The effect was almost like a dance and variation, beginning with the regal Charpentier “Prelude” and injected with movements from Adams’ “John’s Book of Alleged Dances.” The musicians seem to crave technical complexity; indeed, they excel at it.  But confronted with the Charpentier, the French Baroque idiom seemed a shock to their program while again asking us to have fun and not take this too seriously. Only when they passionately played through the musical sequences did the power of the combined suite become clear.

The quartet returned to the stage after intermission to perform a cornerstone of string quartet literature, Franz Schubert’s “Death and the Maiden” quartet (String Quartet No. 14 in D minor, D. 810).  Each movement was performed with fire and technical agility, with an astounding clarity of balance in the ensemble.

The best responses of the evening came from a group of string students in attendance who were “wowed” by the ensemble’s presentation and inspired to go home and practice more on their instruments. For many, it was their first exposure to curated John Adams and the Britten “Divertimenti.” In the end, this may be The Society of the Four Arts’ greatest triumph: inspiring the next generation.

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Fuldt tryk på den romantiske gaspedal

Han er bare så meget musiker, den 49-årige britiske violinist Daniel Hope, at man ikke kan undgå at blive fanget ind af hans fortolkninger. Lige meget hvilken musik han fortolker. Han spiller med nerve og temperament, når han angriber noderne med intelligens, energi og teknik for at skabe musik, som er vedkommende her og nu.

Gennem 15 år har Hope været et hovednavn for det ikoniske gule plademærke Deutsche Grammophon og skabt sig et navn, som de fleste klassiske musikelskere kender. Og torsdag aften besøgte han København og koncertrækken ’Series of Four’.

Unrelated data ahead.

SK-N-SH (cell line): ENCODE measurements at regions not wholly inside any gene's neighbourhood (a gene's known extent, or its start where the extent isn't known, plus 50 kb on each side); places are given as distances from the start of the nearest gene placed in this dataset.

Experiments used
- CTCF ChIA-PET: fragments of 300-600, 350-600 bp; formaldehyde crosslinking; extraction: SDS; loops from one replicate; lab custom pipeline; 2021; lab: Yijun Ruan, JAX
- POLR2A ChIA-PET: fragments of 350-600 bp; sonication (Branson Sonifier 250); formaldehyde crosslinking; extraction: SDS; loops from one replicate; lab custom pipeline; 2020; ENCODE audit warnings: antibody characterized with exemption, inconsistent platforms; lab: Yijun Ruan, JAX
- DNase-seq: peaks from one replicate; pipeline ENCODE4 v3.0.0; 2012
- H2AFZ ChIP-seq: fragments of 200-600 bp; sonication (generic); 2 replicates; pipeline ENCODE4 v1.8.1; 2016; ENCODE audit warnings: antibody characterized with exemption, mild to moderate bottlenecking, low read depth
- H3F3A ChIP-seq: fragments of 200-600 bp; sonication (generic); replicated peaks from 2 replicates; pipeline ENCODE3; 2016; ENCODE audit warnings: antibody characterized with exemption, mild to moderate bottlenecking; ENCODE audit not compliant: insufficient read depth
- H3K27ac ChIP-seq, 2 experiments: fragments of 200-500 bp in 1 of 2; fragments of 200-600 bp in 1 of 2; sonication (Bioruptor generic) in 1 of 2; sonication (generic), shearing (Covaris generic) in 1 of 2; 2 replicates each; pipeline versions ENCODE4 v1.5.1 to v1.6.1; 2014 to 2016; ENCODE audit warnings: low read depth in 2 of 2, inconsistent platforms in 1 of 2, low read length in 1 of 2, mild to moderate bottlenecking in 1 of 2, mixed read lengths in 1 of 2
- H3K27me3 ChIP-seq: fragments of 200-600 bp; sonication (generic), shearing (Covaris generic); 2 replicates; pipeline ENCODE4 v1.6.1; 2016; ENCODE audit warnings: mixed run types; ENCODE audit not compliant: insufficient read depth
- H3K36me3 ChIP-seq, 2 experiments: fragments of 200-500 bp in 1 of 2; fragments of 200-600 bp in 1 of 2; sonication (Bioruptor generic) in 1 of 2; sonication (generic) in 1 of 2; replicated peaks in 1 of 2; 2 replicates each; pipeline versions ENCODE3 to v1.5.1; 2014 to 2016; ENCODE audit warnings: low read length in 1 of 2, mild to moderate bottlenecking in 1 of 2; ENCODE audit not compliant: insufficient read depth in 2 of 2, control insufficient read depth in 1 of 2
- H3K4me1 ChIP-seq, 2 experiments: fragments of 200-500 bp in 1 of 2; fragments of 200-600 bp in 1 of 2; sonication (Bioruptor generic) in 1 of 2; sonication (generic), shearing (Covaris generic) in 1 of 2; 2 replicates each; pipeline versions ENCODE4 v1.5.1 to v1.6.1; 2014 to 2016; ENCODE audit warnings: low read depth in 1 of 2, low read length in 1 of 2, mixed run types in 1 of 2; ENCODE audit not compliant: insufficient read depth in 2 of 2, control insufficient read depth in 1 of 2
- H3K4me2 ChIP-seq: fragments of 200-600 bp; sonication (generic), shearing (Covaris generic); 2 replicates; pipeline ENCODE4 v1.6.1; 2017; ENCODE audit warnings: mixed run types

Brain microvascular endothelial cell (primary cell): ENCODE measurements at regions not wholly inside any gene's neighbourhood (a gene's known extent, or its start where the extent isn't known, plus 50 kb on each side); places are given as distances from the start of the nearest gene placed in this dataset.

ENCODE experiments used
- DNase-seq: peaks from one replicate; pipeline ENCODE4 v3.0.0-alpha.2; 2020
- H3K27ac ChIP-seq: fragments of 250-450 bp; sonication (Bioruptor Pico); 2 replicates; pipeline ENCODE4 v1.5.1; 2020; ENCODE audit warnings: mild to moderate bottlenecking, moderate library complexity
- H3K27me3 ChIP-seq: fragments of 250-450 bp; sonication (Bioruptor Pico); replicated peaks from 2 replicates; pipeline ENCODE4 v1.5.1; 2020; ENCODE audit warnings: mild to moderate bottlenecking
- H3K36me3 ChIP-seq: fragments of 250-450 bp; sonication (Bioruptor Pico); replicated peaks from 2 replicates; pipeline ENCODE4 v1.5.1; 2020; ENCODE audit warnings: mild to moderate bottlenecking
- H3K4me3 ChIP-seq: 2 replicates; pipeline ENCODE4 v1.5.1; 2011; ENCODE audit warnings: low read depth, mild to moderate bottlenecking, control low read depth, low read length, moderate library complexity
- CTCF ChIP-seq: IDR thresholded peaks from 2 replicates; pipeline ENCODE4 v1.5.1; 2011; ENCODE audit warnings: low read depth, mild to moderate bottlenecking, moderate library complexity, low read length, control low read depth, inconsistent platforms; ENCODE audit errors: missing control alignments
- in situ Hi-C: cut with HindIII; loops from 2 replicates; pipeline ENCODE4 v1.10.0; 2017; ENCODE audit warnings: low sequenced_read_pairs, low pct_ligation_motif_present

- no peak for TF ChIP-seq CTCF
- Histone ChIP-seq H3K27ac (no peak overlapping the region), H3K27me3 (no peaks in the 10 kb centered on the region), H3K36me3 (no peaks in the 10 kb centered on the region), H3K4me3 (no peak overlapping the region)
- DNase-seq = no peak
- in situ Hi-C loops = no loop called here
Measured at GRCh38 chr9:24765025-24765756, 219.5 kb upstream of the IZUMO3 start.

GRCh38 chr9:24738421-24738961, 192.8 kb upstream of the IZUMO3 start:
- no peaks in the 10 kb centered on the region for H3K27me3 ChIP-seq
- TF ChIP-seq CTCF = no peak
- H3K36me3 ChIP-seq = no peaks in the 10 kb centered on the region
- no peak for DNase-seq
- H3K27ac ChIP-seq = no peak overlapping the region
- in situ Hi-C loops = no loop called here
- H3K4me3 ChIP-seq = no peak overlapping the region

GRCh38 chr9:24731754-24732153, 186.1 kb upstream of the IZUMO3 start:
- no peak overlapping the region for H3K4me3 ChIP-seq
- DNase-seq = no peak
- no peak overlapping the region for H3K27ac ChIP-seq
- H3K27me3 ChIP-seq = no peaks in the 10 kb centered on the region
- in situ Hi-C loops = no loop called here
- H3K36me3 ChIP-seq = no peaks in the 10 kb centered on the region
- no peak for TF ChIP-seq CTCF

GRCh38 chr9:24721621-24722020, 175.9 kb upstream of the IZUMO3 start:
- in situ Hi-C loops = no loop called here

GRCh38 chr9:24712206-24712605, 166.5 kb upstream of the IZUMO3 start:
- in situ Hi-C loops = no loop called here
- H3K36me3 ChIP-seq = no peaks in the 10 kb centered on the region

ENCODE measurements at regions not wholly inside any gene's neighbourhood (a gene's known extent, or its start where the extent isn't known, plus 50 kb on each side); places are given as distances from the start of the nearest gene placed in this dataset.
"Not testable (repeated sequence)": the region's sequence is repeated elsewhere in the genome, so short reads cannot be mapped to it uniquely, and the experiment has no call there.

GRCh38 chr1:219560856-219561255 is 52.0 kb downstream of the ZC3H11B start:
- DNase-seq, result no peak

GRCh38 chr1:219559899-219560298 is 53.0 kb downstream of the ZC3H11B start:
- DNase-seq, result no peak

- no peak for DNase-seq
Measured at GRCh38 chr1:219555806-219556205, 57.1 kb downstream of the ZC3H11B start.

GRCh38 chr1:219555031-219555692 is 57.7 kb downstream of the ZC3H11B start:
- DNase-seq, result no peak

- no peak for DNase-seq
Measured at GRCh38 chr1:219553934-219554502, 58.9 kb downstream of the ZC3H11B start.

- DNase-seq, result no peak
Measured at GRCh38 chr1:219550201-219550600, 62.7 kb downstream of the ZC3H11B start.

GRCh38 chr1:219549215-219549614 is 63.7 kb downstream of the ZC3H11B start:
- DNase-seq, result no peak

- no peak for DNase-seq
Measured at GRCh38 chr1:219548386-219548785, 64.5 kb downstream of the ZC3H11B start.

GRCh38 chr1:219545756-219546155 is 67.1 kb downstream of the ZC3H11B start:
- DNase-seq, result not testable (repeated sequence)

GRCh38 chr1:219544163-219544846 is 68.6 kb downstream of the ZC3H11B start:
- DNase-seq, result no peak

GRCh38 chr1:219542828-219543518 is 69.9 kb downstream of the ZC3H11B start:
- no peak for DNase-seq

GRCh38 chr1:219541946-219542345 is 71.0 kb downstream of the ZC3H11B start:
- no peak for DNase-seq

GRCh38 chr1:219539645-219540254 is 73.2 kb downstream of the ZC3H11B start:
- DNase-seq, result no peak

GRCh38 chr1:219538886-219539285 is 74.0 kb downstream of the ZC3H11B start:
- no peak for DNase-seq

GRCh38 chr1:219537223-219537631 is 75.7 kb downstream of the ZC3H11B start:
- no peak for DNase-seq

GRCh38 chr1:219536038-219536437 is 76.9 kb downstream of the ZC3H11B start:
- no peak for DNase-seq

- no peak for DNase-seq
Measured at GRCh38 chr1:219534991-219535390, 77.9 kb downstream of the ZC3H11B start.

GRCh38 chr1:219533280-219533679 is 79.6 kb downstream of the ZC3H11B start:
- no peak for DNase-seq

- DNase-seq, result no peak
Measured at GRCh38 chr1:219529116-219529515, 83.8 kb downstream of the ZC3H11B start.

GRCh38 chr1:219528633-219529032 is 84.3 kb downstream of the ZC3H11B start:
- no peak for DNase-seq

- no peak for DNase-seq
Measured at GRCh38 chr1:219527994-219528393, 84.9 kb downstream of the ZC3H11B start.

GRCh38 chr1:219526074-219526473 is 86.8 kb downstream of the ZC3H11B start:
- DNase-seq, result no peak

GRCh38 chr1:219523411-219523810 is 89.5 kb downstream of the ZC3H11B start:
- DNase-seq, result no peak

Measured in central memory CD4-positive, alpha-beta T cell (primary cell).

Det blev et vildt besøg med rester af heftige romantiske forviklinger drivende ud af ørerne på publikum efter tre voldsomt fascinerende fortolkninger af værker skrevet i Frankrig omkring overgangen til det 20. århundrede. Vi fik Georges Enescus korte ’Impromptu Concertante’, Cesar Francks store ’Sonate for violin og klaver’ og Ernest Chaussons voldsomme ’Koncert for violin, klaver og strygekvartet’.

Uformelle oplevelser
De kalder den også ’Københavns hyggeligste koncertserie’, de fire årlige koncerter, som Den Danske Strygekvartet arrangerer under navnet ’Series of Four’. Og det er måske ikke helt forkert. Kammerkoncerterne, hvor kvartetten spiller sammen med musikalske venner eller inviterer musikere, de gerne selv vil høre, er blevet en veletableret del af musiklivet med uformel stemning, et stort begejstret publikum – og ikke mindst musikalske oplevelser, man ikke lige glemmer igen.

De blander kendt og ukendt med overraskende resultater. Her havde Daniel Hope den unge, ukendte amerikanske pianist Maxim Lando med sig som klavermakker. Han var virkelig en personlighed sine 20 år til trods, og det lykkedes ham at matche Hopes heftige violinstemme med perfekt timede blokke af klange op og ned ad tangenterne, f.eks. i Cesar Francks sonate.

Georges Enescus ’Impromptu Concertante’ for violin og klaver flød anderledes let. En simpel kombination af perlende klavertoner og længselsfuld violinmelodi sang sig ud af instrumentet for fuld hals. Det var så banalt som et gammelt minde om ungdommelig kærlighed, som man husker tilbage på med lige meget smil og tristhed. Hope og Lando bar klicheerne med elegance og nænsomt, klangskønt spil.

Der var meget mere tyngde hos Cesar Franck efterfølgende. Francks sonate er en fast del af det romantiske repertoire, men det er altså et værk, man aldrig helt bliver klog på. Det var på den ene side bare et lille tema, der for vild i en urskov af mærkelige udfordringer. Men det var samtidig musik i en dobbelttydig stemning af både rastløshed og ro, hvor man kunne mærke en paradoksalt sammensat glæde og melankoli over musikkens stræbsomme temperament.

Det var regulært hypnotiserende at opleve Daniel Hope fortolke den syngende violinstemme med konstante klanglige variationer – fra sart og støvet til vådt og vildt med stemplet i bund – alt imens musikken udvidede sig og trak sig sammen i store romantiske kapitler.

Efter pausen spillede de to sammen med Den Danske Strygekvartet i en usædvanlig tilbagetrukket rolle som luksuriøst akkompagnement.

Ernest Chaussons værk hører man sjældent i Danmark. Det emmede, ligesom Francks, af nødvendighed og desperation, fra de første toner blev hamret ud i koncertrummet som faretruende varsel om tre kvarters musik i det vådeste romantiske klima. Der gik et kvarter, før vi fik bare en anelse ømhed til ørerne i form af en blid konklusion og brokker af let fransk salonmusik.

Har man trang til at blive rusket godt igennem, kan man nappe sæsonens sidste koncert i serien i slutningen af maj, hvor strygekvartetten rotter sig sammen med en flok helt unge musikere.